Of these four aspects, Reagan really only matches up well with 2), relief from destitution and support for social insurance. He had no truck with Keynesian spending, and always recoiled at government regulation. But Olsen’s on to something important regarding Reagan’s acceptance of social insurance. In fact, he could have made this main point even stronger. The New Deal emphasized work, even putting people on the government payroll if necessary, but was also willing to provide support for people unable to work, like mothers and the elderly. With the exception of his fondness for punitively high tax rates, Roosevelt was not a redistributionist. Roosevelt’s social insurance outlook implicitly operated according the old distinction, which Reagan occasionally made explicit, between the “deserving poor” and those who had no legitimate claim to public assistance. Olsen rightly points to the example of Governor Reagan’s California welfare reforms, which coupled tighter eligibility standards and a work requirement for able-bodied adults with larger welfare grants for the “truly needy.”
Working-Class Republican dwells on Reagan’s frequent use of the term “social safety net” (Olsen’s emphasis), though the “social” modifier is unnecessary to understand Reagan’s meaning. I once did a word search of presidential statements throughout the 20th century using the phrase “safety net.” Hoover used it twice, and that’s about it. As far as I can tell, FDR never uttered the words. Reagan revived this term, though some recent articles give him credit for originating it. (The “safety net” formulation may trace back to Churchill during his Liberal Party reformist period from 1904-1910.)
The central fact about Reagan’s use of the term is that in the 1980s the Left hated it, because it represented a rebuke to income redistribution, a commitment that had gradually taken hold of the Democratic Party. Recall the National Welfare Rights Organization and the rise of social programs as entitlements in the 1960s. When Reagan opposed Nixon’s guaranteed annual income proposal, the Family Assistance Plan, in 1969 and 1970—the only governor in the country to do so—he said in a TV debate that “I believe that the government is supposed to promote the general welfare; I don’t think it is supposed to provide it.” If welfare was centralized in Washington, Reagan knew, reform would be all but impossible and there would be a bias toward increased spending in the future. “It would only be the first installment,” Reagan observed. “Raising the annual family grant would become an election-year must.” Despite Reagan’s intense and active opposition, the Family Assistance Plan was primarily killed by the Left, because its income transfer was too small. Some smart leftists today recognize this failure to get a foot in the door as their single biggest strategic blunder of the last 50 years.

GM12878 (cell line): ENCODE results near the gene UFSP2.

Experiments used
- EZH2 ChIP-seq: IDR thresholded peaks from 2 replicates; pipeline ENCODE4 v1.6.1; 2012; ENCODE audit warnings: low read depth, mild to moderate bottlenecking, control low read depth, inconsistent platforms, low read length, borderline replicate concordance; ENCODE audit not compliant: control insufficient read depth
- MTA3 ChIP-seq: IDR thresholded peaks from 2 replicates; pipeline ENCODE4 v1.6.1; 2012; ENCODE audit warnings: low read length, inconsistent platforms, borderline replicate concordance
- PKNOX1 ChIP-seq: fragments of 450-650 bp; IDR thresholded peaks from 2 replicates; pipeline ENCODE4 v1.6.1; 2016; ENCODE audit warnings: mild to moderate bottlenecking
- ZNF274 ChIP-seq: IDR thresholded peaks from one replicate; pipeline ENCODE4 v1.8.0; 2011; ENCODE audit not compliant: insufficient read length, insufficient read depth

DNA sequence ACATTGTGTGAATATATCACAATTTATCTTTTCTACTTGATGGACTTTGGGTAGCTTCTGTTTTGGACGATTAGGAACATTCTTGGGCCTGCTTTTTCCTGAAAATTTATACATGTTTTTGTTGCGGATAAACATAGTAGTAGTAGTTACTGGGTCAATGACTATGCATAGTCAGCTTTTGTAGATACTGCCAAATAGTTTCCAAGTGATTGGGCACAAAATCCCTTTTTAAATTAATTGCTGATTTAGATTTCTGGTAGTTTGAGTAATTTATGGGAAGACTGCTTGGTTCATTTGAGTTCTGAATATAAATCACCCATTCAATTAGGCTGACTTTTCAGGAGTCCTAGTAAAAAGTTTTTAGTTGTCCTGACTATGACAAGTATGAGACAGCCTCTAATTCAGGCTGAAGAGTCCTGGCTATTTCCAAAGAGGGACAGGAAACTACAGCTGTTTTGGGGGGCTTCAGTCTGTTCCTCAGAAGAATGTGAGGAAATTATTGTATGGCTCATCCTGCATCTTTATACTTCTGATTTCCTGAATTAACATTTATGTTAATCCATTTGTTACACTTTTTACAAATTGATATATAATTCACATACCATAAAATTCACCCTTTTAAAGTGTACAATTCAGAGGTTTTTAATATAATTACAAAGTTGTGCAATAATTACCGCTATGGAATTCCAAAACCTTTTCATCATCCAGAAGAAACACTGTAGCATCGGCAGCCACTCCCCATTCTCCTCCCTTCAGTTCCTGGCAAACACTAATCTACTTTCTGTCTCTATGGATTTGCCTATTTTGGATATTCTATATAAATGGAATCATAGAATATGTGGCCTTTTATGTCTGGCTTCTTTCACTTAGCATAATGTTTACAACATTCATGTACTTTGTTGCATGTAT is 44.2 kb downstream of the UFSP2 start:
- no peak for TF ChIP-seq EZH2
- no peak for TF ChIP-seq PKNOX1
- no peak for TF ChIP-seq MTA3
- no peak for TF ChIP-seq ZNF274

“If there is one area of social policy,” Reagan began to say in his standard stump speech, “that should be at the most local level of government possible, it is welfare. It should not be nationalized—it should be localized.” Reagan practiced what he preached, and preached what he practiced. While president, it was not unusual for him to send personal checks to citizens who wrote about their their hard times in letters his correspondence unit selected for him to read. In one 1982 speech, Reagan argued that if every church and synagogue in America adopted one poor household it would not only reach everyone in need but would do a much better job providing help than a government bureaucracy. In another 1982 speech to the NAACP (amidst a fierce recession), Reagan argued that the Great Society had done more harm than good for black Americans. Liberals howled with indignation about both of these heresies.
In the 1930s leftists complained that FDR “saved capitalism” and prevented a socialist revolution by his palliatives. It is not a stretch to see him in alignment with Reagan on this point. While FDR oversaw the launch of the federal government’s largest welfare program, Aid to Families with Dependent Children (AFDC), he recognized the moral hazard of unqualified relief, remarking about the risk of dependency and perverse results from an undisciplined welfare state. As he told Congress in 1935:
The lessons of history, confirmed by the evidence immediately before me, show conclusively that continued dependence upon relief induces a spiritual and moral disintegration fundamentally destructive to the national fiber. To dole out relief in this way is to administer a narcotic, a subtle destroyer of the human spirit.... It is in violation of the traditions of America.
Reagan quoted this remark a few times during his campaigns in the 1970s (along with FDR’s embrace of a balanced budget in the 1932 campaign), to the annoyance of Ted Kennedy and Arkansas’s young governor Bill Clinton, Democrats who bitterly protested Reagan’s larceny. Reagan put it this way in his memoirs: “Franklin Roosevelt, Jr., often told me that his father had said many times his welfare and relief programs during the Depression were meant only as emergency, stopgap measures to cope with a crisis, not the seeds of what others later tried to turn into a permanent welfare state.” Certainly today the utilization of Food Stamps and disability has grown out of proportion, and have become ersatz general welfare programs, both contributing to the opioid epidemic in ways FDR warned against.